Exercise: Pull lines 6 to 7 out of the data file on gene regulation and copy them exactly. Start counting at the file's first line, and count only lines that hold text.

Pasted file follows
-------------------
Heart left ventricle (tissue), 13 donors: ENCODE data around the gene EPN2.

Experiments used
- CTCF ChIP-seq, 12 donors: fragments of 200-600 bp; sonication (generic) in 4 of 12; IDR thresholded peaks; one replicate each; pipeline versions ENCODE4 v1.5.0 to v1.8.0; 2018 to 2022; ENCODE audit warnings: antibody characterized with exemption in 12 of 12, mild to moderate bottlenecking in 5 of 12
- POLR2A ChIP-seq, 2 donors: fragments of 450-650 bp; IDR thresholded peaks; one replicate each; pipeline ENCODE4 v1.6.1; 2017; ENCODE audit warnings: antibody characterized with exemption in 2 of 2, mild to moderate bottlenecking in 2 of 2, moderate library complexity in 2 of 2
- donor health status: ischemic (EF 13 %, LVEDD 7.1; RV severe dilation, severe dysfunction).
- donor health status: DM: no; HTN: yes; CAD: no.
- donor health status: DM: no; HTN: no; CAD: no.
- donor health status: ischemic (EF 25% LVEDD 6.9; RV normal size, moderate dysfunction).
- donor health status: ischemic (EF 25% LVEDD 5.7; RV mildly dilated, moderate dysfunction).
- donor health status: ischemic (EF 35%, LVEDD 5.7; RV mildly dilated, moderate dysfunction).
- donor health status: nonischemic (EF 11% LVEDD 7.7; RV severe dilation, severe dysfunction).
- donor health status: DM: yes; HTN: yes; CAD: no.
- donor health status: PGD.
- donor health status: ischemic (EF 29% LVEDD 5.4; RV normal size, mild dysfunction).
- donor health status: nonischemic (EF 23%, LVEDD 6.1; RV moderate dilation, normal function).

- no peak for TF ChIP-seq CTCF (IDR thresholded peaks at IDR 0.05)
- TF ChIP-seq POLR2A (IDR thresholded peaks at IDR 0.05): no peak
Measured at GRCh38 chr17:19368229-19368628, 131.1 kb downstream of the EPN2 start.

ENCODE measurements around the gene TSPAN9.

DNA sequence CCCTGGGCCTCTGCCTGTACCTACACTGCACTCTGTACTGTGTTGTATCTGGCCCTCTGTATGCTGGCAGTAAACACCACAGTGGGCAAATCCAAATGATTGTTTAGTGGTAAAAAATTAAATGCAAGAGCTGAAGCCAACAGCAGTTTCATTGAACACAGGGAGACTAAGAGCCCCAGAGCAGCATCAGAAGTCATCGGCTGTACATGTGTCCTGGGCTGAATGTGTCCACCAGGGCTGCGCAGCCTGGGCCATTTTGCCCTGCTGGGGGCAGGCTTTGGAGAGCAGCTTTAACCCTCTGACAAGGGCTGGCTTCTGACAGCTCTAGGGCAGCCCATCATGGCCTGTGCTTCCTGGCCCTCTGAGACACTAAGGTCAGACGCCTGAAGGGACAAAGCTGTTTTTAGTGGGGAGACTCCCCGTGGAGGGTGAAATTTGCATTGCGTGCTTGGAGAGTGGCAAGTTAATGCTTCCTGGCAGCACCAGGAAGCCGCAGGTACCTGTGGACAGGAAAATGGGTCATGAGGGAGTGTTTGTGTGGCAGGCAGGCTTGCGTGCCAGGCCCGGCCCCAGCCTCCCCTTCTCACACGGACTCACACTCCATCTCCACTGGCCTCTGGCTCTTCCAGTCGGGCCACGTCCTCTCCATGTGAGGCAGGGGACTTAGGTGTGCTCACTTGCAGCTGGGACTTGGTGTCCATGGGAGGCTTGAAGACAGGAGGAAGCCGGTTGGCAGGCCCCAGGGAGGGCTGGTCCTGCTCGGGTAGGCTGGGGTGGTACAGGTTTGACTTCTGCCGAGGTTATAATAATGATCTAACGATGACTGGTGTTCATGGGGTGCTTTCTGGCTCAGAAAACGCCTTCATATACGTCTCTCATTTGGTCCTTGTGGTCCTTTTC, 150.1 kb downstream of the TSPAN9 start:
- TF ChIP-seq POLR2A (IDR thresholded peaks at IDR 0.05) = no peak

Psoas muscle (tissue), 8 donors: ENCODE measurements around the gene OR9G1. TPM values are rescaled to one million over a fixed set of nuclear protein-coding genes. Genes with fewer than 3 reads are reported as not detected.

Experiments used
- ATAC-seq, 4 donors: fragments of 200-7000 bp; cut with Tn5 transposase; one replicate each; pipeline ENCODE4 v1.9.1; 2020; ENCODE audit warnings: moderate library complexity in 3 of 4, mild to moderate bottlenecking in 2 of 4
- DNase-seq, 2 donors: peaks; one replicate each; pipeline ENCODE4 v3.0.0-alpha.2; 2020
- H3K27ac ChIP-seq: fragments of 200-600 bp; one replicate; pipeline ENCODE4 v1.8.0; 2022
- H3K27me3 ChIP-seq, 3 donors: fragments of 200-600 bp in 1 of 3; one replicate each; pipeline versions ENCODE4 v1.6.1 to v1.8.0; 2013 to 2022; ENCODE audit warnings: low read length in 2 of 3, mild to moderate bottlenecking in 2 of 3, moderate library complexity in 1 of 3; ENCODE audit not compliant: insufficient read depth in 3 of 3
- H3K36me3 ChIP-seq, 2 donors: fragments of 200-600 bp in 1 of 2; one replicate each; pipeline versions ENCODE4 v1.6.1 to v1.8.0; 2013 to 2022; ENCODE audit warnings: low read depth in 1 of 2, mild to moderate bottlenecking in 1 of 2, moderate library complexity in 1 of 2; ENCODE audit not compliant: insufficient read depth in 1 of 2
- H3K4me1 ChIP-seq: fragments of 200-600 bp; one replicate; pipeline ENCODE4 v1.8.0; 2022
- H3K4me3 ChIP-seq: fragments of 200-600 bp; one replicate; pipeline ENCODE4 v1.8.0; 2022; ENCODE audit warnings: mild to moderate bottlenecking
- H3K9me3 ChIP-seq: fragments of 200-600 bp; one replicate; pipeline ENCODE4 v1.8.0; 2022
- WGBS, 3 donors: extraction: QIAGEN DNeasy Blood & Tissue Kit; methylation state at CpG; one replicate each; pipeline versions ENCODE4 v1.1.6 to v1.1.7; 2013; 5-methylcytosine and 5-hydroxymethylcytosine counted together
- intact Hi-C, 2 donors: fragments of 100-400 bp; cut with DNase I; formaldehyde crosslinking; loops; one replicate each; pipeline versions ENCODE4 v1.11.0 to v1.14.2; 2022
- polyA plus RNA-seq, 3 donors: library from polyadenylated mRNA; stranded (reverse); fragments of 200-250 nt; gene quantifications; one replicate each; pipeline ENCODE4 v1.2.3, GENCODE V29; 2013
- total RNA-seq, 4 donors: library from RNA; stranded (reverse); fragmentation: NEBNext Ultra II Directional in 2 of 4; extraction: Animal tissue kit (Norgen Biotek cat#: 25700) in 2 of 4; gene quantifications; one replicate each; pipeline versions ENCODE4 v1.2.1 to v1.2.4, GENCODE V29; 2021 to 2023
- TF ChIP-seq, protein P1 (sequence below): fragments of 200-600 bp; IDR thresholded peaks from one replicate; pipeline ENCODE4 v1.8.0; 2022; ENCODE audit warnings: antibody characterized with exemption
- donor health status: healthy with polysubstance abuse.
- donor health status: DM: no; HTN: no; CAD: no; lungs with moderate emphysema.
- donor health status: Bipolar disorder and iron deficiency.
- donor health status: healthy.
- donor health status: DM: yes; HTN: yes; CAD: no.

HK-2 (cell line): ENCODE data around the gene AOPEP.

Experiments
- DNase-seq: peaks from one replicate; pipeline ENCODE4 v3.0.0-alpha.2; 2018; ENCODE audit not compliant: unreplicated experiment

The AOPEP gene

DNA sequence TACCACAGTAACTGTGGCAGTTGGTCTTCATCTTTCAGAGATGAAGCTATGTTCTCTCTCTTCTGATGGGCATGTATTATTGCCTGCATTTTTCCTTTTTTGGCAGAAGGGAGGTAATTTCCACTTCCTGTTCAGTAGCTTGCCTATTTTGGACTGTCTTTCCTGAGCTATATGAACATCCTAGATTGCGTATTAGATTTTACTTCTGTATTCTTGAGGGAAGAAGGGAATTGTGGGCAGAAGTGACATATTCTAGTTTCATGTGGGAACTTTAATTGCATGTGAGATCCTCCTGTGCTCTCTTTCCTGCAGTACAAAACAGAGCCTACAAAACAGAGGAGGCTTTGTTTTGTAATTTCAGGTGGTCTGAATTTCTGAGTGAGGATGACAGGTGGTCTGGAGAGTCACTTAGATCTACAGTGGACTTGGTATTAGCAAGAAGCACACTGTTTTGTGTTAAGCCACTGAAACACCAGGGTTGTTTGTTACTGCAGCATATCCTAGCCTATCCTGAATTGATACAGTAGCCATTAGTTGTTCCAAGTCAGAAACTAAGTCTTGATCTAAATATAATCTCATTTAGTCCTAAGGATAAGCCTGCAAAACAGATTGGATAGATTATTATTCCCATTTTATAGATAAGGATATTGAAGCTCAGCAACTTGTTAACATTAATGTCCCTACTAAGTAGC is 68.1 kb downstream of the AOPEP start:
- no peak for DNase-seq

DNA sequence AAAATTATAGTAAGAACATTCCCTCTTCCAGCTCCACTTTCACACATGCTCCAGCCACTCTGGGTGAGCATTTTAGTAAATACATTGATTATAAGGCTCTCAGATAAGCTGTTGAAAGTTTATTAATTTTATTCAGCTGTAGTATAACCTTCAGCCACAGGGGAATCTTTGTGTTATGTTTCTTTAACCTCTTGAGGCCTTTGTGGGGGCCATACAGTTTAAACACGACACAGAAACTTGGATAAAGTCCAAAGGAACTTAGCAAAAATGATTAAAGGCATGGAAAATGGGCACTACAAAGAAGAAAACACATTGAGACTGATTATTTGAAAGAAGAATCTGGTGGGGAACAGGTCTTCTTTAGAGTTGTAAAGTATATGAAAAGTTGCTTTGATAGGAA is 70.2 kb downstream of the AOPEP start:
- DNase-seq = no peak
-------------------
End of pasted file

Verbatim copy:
- donor health status: DM: no; HTN: yes; CAD: no.
- donor health status: DM: no; HTN: no; CAD: no.